a sop to the adolesent types in the yes movement and their relentless “are we there yet” bleating.

    for everyone else, as you were,

  395. geeo says:

    Having just had time to catch bits of the statement, it seems to me that Nicola has served notice on WM that refusal of a S.30 WILL result in action which absolutely leads to Scotland’s Parliament ending the Treaty of Union regardless.

    We have effectively removed a S.30 refusal from the WM gameplan.

    We also appear to have served notice that WE in Scotland, shall drive the narrative on timing etc.

    The offer to engage all parties is also clever, by challenging them to present ideas as to why the Union is better than indy, negates 2 things.

    1. It takes away the Unionists negative whining strategy, as we can simply ask, if xyz is “SNP BAD” then WHAT do YOU suggest via the new forum to do better ?

    2. It removes the credibility of a last minute fake ‘Vow’ as we can simply say, “why didn’t you mention this via the forum we put in place asking what you wanted”?

    Without a proper review of the whole statement, thats all i have to say for now, clearly the legislation needs to get started on, so the Sleekit tactics of the PO’s office can be dealt with before it can be a problem.

    What i have seen so far, looks pretty good and about as much as can be done in the meantime.

    Should certainly panic the unionist horses a tad.

  396. Dr Jim says:

    @Robert Peffers

    It’s all the imaginary sword waving and pretendy outrage and the attempts in pointing out the powers Scotland’s parliament doesn’t have that undermines the very case they pretend they’re making, all culminating in what they really want to say which is the SNP are rubbish see we told you so


  397. geeo says:

    Dr Jim @ 3.29pm

    Excellent post, exactly what i was trying to say.

  398. geeo says:

    I see Craig Murray’s personal bitterness has finally shown itself.

    Nae wonder the SNP didn’t want you.

  399. Robert J. Sutherland says:

    Brian Doonthetoon @ 15:25,

    Yes, that’s the best response. There certainly seems to be virtual unanimity that the SNP should put indy right up there in big neon lights at the next UKGE, if that’s the first of those two challenges to be addressed.

    Despite Thatcher’s previous pronouncement on that subject, no doubt the opposition will argue that it has to be 50%+1 of the votes cast, or even of the total electorate (where the dead and shiftless get to vote no). But at least it’s one contest they can’t avoid.

    But the EU elections should prove interesting first!

  400. Merkin Scot says:

    Citizens Assembly? Jesus Wept.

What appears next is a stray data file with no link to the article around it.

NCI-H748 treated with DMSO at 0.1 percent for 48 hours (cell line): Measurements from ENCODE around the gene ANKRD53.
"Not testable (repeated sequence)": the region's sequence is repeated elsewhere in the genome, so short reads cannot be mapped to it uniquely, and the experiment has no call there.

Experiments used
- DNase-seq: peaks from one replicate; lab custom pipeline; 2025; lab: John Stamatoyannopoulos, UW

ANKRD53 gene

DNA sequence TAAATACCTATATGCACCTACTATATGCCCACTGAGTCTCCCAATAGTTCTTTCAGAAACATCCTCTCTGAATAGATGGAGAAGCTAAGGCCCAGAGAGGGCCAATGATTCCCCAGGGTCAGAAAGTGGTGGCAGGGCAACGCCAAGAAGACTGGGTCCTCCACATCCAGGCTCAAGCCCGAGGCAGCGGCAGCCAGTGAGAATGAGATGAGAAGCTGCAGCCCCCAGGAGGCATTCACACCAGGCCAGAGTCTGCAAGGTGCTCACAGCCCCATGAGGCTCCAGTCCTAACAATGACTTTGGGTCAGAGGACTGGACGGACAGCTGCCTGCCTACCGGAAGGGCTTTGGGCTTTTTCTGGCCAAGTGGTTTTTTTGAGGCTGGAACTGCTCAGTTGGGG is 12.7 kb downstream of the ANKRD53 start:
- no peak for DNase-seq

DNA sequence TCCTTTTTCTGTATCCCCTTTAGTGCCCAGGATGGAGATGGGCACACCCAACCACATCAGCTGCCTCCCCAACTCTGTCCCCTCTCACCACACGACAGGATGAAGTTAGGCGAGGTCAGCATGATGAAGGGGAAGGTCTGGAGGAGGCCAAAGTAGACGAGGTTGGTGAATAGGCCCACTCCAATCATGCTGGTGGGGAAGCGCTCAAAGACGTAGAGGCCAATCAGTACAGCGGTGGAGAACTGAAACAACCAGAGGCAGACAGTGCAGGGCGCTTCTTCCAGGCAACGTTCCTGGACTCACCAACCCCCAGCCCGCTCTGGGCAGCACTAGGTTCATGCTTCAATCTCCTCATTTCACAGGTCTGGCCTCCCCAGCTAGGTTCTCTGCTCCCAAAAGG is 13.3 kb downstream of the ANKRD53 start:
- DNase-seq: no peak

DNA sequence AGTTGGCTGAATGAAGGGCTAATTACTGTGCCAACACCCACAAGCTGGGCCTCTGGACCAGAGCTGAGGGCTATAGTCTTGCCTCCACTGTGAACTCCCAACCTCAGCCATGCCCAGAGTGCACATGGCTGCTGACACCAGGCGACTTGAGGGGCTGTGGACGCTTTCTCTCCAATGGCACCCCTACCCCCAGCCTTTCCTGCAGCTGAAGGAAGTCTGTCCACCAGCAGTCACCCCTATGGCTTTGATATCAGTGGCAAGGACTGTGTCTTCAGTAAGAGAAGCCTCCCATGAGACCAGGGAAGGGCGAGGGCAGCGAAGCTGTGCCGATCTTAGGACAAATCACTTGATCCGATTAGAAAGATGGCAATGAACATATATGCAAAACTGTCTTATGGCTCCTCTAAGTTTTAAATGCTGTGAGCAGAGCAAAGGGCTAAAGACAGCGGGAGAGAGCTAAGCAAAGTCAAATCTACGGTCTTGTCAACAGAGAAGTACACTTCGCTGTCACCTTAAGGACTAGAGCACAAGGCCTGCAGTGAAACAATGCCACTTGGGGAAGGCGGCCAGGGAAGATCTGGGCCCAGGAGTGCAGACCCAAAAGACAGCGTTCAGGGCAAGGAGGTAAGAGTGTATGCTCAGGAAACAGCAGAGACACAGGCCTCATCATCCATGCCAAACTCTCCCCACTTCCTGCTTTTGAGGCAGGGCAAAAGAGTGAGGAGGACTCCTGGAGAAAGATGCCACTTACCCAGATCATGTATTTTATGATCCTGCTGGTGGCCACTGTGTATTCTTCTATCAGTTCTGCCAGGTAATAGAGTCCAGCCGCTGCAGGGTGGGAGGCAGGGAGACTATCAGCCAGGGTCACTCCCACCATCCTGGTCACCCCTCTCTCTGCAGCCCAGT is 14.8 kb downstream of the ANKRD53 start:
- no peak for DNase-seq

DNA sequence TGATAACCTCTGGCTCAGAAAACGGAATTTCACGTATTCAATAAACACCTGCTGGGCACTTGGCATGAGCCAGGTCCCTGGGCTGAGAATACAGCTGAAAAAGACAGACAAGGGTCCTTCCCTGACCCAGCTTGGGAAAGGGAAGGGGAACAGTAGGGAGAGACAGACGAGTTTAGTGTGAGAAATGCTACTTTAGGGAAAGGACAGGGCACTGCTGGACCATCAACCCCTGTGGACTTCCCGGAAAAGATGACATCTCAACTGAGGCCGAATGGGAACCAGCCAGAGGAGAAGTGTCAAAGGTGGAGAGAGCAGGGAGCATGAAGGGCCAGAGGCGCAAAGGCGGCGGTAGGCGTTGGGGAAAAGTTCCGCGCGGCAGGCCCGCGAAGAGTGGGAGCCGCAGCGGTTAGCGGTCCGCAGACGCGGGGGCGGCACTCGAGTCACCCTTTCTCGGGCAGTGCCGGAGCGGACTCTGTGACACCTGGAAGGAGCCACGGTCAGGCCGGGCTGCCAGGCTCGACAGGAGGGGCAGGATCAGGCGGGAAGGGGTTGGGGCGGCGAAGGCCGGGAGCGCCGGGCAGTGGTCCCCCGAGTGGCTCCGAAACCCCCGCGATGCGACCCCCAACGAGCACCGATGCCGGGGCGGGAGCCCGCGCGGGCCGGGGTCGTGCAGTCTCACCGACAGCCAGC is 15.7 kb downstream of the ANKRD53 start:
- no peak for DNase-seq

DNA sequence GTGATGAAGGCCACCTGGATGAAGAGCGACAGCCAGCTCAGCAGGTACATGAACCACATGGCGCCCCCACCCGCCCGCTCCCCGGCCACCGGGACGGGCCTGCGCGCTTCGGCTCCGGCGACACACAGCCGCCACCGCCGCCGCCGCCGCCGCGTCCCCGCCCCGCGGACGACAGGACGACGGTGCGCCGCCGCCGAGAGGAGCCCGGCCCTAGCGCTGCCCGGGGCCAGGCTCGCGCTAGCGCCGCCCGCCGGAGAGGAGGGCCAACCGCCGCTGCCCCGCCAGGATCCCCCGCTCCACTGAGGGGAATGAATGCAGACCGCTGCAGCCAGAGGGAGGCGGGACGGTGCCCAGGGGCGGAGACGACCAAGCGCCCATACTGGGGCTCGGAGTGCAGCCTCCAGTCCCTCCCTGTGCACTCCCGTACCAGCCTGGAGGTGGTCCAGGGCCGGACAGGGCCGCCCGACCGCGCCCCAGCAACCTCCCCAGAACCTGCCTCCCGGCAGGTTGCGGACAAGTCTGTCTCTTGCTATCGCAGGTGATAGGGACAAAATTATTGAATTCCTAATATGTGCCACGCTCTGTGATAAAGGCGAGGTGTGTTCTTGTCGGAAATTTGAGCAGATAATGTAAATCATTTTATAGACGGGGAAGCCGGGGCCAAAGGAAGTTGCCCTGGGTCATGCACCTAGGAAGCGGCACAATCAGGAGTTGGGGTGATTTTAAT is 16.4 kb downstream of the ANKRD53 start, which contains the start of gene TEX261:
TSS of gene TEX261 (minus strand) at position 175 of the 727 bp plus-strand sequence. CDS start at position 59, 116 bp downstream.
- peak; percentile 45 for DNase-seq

401. When the SNP had 56 MPs and a mandate from the voters For independense all they had to do was declare it even Margaret Thatcher said all Scotland had to do to gain independense was have enough MPs well the SNP did nothing and are still doing nothing the only tlme they did was when their MPs walked out of Westminster and the membership went up by thousands you see people want deeds not words believe me I support the SNP and all the good things they have done but I feel they must use their power while they are in power or people will become disheartened and they will lose power

  402. CameronB Brodie says:

    “If you wait by the river long enough, the bodies of your enemies will float by.” – Sun Tzu

  403. yesindyref2 says:

    @Dr Jim
    I hope you’re right, and thinking about this the last few days, with that problem of the possibility of A50 being revoked, or even a GE, I couldn’t see what she could do – apart from make clarification where possible, and set out some sort of roadmap. I’m going to read her full speech, with the knowledge that she is very precise and careful in what she says. And maybe hold my counsel and my peace – wait and see as we – and she – have been forced to do for so long.

    @Craig Murray
    Unlike some I do have a lot of sympathy for wont of a better word, with your view. It’s a big toughie, and I don’t think any of us should be complacent and let the pressure drop. To put it another way, it needs rebels 🙂

    But regardless, it is some progress, even on the worst interpretation of what she’s saying. There should be an actual undated referendum bill sitting in place, ready to go, but I do have complaints about “by the end of the year” – it should be way earlier than that, June at the latest.

    But, another but, smoking too many roll-ups I daresay, it does keep pressure on, while keeping cards up the sleeve, And with such a Bill in place, it could be a bare 3 months from decision to Referendum.

    I’m open-minded, a lot of people say that about me 😎

  404. Legerwood says:

    Abulhaq at 12:42 pm

    Agree about avoiding the Chinese model.

    Would also point out that they are heavily involved in Africa too and not always to the advantage of the African countries who let them in.

  405. JMD says:

    Dr Jim 11.45

    You’re way off the mark there with what you said about everyone thinking Canada’s great. Canada used to be quite widely seen as a kind of sane version of the US but these days, not so much. They’ve lost their way since Harper got in and there’s been nothing much better since.

    Ask any thinking Canadian about it.

  406. Robert Peffers says:

    @Merkin Scot says: 24 April, 2019 at 3:52 pm:

    ” … Citizens Assembly? Jesus Wept.”

    Who is this Jesus guy you speak about?

    Didn’t the story go that the Romans executed him 2019 or 2020 years ago? Wasn’t he supposed to return again but hasn’t yet made it again? Are you expecting him back soon?

  407. Ottomanboi says: